The read offset (4:11) in Receive FIFO control register is incremented by FIFO size whenever CRB read by NX. But the index in RxFIFO has to match with the corresponding entry in FIFO maintained by VAS in kernel. VAS entry is reset to 0 when opening the receive window during driver initialization. So when NX842 is reloaded or in kexec boot, possibility of mismatch between RxFIFO control register and VAS entries in kernel. It could cause CRB failure / timeout from NX.
This patch adds nx_coproc_init opal call for kernel to initialize readOffset (4:11) and Queued (15:23) in RxFIFO control register.
SLW: Remove stop1_lite and stop2_lite
stop1_lite has been removed since it adds no additional benefit over stop0_lite. stop2_lite has been removed since currently it adds minimal benefit over stop2. However, the benefit is eclipsed by the time required to ungate the clocks
Moreover, Lite states don’t give up the SMT resources, can potentially have a performance impact on sibling threads.
Since current OSs (Linux) aren’t smart enough to make good decisions with these stop states, we’re (temporarly) removing them from what we expose to the OS, the idea being to bring them back in a new DT representation so that only an OS that knows what to do will do things with them.
cpu: Use STOP1 on POWER9 for idle/sleep inside OPAL
The current code requests STOP3, which means it gets STOP2 in practice.
STOP2 has proven to occasionally be unreliable depending on FW version and chip revision, it also requires a functional CME, so instead, let’s use STOP1. The difference is rather minimum for something that is only used a few seconds during boot.
NPU2 (NVLink2 and OpenCAPI)¶
npu2: Reset NVLinks on hot reset
This effectively fences GPU RAM on GPU reset so the host system does not have to crash every time we stop a KVM guest with a GPU passed through.
npu2-opencapi: reduce number of retries to train the link
We’ve been reliably training the opencapi link on the first attempt for quite a while. Furthermore, if it doesn’t train on the first attempt, retries haven’t been that useful. So let’s reduce the number of attempts we do to train the link.
2 retries = 3 attempts to train.
Each (failed) training sequence costs about 3 seconds.
opal/hmi: Display correct chip id while printing NPU FIRs.
HMIs for NPU xstops are broadcasted to all chips. All cores on all the chips receive HMI. HMI handler correctly identifies and extracts the NPU FIR details from affected chip, but while printing FIR data it prints chip id and location code details of this_cpu()->chip_id which may not be correct. This patch fixes this issue.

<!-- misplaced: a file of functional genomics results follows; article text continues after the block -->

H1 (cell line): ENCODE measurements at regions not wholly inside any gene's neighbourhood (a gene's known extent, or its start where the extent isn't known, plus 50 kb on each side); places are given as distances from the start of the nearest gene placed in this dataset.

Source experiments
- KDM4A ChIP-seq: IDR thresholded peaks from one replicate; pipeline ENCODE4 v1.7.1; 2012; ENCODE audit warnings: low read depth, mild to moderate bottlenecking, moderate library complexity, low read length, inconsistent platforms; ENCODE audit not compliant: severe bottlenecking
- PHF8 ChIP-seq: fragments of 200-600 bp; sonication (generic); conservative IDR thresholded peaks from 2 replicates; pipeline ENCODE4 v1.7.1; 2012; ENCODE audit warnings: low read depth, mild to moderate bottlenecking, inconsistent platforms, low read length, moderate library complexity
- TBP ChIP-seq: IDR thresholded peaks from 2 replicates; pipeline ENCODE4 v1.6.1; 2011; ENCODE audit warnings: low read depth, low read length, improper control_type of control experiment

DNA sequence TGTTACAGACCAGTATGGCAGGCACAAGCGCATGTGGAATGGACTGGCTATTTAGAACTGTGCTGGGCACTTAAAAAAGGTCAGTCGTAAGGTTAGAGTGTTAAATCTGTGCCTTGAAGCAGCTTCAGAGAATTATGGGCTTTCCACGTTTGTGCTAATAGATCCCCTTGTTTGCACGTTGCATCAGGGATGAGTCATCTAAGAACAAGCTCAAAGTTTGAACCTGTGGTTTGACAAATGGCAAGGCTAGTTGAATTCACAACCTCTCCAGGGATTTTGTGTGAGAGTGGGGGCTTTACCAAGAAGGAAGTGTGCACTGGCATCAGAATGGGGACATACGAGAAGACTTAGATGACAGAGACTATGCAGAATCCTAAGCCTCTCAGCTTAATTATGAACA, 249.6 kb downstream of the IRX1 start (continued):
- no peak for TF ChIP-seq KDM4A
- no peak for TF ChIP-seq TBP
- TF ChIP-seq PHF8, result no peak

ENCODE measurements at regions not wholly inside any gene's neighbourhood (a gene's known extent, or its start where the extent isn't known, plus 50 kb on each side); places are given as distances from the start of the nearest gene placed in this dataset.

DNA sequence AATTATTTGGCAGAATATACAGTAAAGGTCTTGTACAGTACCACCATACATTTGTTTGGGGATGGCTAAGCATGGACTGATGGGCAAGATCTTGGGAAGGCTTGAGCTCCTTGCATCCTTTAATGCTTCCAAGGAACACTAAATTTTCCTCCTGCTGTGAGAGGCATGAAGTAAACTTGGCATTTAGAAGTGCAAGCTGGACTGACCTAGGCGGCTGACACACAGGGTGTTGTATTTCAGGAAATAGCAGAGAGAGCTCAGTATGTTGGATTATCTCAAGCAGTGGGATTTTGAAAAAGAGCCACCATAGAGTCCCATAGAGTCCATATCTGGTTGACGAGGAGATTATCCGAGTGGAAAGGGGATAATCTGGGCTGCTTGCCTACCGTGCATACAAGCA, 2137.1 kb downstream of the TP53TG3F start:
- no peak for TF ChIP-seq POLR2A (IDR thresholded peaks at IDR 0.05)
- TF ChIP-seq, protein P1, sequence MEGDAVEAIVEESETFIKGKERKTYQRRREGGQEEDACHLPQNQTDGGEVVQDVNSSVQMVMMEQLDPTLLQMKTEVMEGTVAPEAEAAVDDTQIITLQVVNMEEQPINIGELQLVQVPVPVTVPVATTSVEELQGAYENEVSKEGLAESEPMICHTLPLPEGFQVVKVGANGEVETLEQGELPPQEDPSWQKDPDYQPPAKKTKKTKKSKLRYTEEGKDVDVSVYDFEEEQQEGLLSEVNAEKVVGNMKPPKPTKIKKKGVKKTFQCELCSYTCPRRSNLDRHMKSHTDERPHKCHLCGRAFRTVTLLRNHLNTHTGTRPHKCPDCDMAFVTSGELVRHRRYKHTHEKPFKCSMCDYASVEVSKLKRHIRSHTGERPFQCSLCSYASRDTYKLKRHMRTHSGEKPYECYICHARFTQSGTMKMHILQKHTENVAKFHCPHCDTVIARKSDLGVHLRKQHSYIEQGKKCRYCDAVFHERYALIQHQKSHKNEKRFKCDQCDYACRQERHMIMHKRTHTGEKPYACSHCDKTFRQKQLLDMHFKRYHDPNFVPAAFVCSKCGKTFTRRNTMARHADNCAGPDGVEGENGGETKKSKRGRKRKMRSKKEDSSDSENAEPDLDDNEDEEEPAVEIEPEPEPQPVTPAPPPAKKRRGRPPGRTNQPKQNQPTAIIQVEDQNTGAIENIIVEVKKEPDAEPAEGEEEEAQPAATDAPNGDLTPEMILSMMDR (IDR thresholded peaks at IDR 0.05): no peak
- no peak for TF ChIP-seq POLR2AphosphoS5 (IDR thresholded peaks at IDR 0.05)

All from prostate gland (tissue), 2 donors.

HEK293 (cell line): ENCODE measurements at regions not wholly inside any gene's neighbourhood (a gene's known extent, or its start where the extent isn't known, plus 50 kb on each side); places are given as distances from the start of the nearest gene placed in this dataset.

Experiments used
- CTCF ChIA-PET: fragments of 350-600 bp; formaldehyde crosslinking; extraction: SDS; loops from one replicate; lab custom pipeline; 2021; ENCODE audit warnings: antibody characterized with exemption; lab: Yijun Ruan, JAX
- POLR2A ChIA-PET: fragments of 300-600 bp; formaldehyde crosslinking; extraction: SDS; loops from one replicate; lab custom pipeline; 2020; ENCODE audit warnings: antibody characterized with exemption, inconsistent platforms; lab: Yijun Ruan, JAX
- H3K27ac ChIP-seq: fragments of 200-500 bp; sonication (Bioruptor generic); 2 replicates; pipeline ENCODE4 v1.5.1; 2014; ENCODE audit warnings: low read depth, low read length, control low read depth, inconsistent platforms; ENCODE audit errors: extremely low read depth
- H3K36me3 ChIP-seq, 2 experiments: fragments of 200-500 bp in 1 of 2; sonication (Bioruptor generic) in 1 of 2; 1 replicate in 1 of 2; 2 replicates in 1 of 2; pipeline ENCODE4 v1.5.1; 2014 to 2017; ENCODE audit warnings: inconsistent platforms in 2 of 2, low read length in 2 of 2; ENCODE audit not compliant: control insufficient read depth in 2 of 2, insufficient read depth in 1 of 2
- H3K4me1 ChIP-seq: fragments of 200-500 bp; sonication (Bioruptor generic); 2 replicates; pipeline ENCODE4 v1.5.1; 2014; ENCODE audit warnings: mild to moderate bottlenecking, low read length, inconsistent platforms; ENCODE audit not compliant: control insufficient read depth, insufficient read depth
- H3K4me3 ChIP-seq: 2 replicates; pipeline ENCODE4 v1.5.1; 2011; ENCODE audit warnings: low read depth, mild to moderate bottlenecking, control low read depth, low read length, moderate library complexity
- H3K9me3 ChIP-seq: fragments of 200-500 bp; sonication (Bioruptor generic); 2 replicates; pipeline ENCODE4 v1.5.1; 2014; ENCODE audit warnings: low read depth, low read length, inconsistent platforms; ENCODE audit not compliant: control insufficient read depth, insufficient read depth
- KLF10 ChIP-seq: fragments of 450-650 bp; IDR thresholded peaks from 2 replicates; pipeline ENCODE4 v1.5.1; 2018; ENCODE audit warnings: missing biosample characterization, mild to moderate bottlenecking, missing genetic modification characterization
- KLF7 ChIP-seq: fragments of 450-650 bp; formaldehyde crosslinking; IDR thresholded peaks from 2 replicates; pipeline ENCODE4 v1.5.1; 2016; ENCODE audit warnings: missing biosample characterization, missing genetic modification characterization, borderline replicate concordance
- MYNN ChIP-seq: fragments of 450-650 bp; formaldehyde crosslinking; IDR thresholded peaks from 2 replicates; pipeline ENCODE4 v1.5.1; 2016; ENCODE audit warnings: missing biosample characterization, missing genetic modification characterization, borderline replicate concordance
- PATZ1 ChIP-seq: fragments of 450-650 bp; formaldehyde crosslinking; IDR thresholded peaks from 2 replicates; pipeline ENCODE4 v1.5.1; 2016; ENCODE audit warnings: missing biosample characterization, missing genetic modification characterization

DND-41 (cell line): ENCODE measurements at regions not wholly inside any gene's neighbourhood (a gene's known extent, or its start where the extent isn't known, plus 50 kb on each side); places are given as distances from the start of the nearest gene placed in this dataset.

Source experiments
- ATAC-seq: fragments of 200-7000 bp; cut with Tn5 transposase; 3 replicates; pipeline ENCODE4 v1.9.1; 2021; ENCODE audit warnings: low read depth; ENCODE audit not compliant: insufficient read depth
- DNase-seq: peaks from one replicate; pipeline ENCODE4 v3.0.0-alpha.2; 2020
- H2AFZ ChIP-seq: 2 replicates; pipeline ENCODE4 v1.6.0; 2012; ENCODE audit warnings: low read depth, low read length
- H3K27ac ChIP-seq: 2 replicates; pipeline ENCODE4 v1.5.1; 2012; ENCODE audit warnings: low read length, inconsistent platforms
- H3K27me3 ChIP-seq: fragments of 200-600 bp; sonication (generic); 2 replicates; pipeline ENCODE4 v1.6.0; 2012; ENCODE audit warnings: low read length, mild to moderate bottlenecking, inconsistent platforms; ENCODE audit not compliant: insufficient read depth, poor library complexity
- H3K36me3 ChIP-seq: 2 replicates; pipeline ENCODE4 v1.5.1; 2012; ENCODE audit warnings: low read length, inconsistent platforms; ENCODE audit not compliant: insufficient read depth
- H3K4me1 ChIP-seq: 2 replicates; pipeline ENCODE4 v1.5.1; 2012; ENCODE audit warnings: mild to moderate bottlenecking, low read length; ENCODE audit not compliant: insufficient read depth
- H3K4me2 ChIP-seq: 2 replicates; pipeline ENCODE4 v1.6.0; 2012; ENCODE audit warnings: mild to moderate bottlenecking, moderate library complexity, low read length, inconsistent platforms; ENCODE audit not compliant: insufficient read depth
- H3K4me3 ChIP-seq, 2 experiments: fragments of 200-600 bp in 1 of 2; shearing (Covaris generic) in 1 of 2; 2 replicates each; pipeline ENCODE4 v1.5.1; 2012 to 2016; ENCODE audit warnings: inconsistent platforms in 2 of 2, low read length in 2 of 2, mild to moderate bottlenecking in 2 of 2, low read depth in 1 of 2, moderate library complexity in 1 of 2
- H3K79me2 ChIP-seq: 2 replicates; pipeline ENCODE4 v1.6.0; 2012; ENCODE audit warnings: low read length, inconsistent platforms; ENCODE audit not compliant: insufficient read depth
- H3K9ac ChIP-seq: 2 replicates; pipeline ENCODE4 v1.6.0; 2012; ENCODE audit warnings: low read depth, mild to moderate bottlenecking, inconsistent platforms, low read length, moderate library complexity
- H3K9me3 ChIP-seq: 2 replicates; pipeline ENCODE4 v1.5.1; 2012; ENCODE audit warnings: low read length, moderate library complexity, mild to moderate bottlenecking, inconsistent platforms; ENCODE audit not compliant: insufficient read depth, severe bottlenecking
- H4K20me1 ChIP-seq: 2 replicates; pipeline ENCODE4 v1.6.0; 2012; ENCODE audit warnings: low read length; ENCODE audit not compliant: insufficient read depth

npu2-opencapi: Fix link state to report link down
The PHB callback ‘get_link_state’ is always reporting the link width, irrespective of the link status and even when the link is down. It is causing too much work (and failures) when the PHB is probed during pci init. The fix is to look at the link status first and report the link as down when appropriate.
npu2-opencapi: Cleanup traces printed during link training
Now that links may train in parallel, traces shown during training can be all mixed up. So add a prefix to all the traces to clearly identify the chip and link the trace refers to:
OCAPI[<chip id>:<link id>]: this is a very useful message
The lower-level hardware procedures (npu2-hw-procedures.c) also print traces which would need work. But that code is being reworked to be better integrated with opencapi and nvidia, so leave it alone for now.
npu2-opencapi: Train links on fundamental reset
Reorder our link training steps so that they are executed on fundamental reset instead of during the initial setup. Skiboot always call a fundamental reset on all the PHBs during pci init.
It is done through a state machine, similarly to what is done for ‘real’ PHBs.
This is the first step for a longer term goal to be able to trigger an adapter reset from linux. We’ll need the reset callbacks of the PHB to be defined. We have to handle the various delays differently, since a linux thread shouldn’t stay stuck waiting in opal for too long.
npu2-opencapi: Rework adapter reset
Rework a bit the code to reset the opencapi adapter:
make clearer which i2c pin is resetting which device
break the reset operation in smaller chunks. This is really to prepare for a future patch.
No functional changes.
npu2-opencapi: Use presence detection
Presence detection is not part of the opencapi specification. So each platform may choose to implement it the way it wants.
All current platforms implement it through an i2c device where we can query a pin to know if a device is connected or not. ZZ and Zaius have a similar design and even use the same i2c information and pin numbers. However, presence detection on older ZZ planar (older than v4) doesn’t work, so we don’t activate it for now, until our lab systems are upgraded and it’s better tested.
Presence detection on witherspoon is still being worked on. It’s shaping up to be quite different, so we may have to revisit the topic in a later patch.